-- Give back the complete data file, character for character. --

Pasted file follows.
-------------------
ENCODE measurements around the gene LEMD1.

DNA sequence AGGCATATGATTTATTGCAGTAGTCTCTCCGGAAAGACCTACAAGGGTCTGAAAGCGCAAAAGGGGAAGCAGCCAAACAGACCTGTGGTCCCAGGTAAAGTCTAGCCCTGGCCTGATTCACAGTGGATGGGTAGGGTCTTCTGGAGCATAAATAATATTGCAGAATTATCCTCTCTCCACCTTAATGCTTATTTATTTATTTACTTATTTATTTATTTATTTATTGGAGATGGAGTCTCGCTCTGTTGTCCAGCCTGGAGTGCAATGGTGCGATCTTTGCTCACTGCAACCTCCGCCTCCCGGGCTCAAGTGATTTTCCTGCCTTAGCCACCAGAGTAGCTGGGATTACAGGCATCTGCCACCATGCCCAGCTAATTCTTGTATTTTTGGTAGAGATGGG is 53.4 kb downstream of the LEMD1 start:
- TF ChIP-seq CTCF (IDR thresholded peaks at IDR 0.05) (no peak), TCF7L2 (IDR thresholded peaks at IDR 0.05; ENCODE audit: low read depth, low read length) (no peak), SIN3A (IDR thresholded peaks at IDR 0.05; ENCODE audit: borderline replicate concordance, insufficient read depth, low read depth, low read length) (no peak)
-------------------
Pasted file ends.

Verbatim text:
ENCODE measurements around the gene LEMD1.

DNA sequence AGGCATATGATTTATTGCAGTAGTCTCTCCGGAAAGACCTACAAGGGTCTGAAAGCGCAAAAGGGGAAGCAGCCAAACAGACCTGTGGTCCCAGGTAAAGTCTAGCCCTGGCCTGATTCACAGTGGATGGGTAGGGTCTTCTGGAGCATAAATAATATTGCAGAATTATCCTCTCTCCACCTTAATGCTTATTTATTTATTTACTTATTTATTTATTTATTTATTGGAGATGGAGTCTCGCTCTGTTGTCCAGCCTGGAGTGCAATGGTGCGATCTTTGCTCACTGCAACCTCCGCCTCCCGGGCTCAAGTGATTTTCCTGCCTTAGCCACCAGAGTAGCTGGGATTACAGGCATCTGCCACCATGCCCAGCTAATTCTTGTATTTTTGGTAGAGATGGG is 53.4 kb downstream of the LEMD1 start:
- TF ChIP-seq CTCF (IDR thresholded peaks at IDR 0.05) (no peak), TCF7L2 (IDR thresholded peaks at IDR 0.05; ENCODE audit: low read depth, low read length) (no peak), SIN3A (IDR thresholded peaks at IDR 0.05; ENCODE audit: borderline replicate concordance, insufficient read depth, low read depth, low read length) (no peak)